The ABC of M&As

M&A的圖片搜尋結果2015 has been a promising year for M&A ventures, most being led by tech companies.  Given the positive stance of M&A trends this year, the impression is that merging companies are a sure route to increased growth in corporate finance and maximized revenue for companies in today’s stabilizing economy.

It is easy to see from the initial public offering trends and equity capital market deals that big companies such as Yahoo, Google and even the second largest IPO to be launched, Facebook in 2012, have successfully mastered their businesses and grown to be giants by acquiring external companies that could have later on become competitors.

Before you dive your company into the M&A trends, you may want to make sure you have exhausted all internal alternatives for growth before taking the big cake.



IPO trends glamorize the process. When one company acquires another, one of two things is likely to happen. First, the relationship will be mutual and both companies will grow as one. Second prospect and actually the most common one is that the company being bought out will cease to exist and its employees, CEO and staff, most likely replaced.

Just like a relationship, it does not end once the deals are made and the joints are signed. If the idea of managing your one company overwhelms you, try two or three. Yes, that’s M&A.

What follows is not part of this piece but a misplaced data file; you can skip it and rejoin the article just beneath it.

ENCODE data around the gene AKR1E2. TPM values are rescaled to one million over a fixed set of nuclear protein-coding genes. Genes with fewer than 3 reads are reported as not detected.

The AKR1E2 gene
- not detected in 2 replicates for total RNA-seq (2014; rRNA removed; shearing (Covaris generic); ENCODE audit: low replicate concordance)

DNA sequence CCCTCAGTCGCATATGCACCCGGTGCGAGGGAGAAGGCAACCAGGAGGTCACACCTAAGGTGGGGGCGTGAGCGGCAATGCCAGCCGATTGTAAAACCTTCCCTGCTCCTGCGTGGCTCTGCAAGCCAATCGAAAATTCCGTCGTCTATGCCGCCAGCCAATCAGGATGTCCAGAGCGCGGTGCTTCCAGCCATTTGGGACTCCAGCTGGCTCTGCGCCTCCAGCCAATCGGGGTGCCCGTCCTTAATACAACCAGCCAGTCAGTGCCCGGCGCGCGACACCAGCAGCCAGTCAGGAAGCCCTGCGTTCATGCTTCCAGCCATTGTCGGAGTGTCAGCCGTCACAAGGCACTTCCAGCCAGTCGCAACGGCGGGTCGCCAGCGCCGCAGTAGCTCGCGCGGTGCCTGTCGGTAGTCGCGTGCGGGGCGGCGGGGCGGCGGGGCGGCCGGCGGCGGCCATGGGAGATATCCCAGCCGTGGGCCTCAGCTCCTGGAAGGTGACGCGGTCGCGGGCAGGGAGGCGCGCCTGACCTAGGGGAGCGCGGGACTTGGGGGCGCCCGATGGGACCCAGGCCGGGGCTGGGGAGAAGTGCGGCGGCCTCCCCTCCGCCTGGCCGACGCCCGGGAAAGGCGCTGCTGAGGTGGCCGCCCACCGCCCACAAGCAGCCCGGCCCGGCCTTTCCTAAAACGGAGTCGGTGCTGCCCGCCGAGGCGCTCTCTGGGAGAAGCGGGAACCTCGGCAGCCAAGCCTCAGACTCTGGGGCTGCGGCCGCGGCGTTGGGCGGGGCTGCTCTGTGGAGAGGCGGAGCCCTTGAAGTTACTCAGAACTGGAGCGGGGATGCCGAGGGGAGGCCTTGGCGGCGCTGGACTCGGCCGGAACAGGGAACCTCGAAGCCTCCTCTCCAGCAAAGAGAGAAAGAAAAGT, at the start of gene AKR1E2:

Your company may have the money to go through a deal, but remember that it is more than finances at stake here. The brand of your company is also hanging in the balance if your company is being acquired. If you are the acquiring, it means bigger responsibility and working or replacing new staff, and managing them to maintain your brand.

Furthermore, before launching into an M&A, your pre IPO consensus will be scrutinized, any debts you have will surface and the nature of your business will be exposed. This means a risk of losing your trade secrets and being kicked out by your merging company – ouch.

To avoid losing out during the process, you may want to hire lawyers, accountants and also your own investigative team. It is a big deal, so never go in blind, but it will cost you.



In an M&A venture, it is plausible for one company to become overtly-dependent on the other, which means it is no longer able to function well on its own and turn out to be a drag.

In other cases, as mentioned earlier, one company will realize that they don’t have much need for the other and break up. Like the time when Apple stopped using Google Maps in its applications and launched its own.

Your company is indispensible as long as you keep its trade secrets. Nonetheless, it is important for you to have a plan B in case things do not go as planned.

It is a business so you cannot depend on emotion.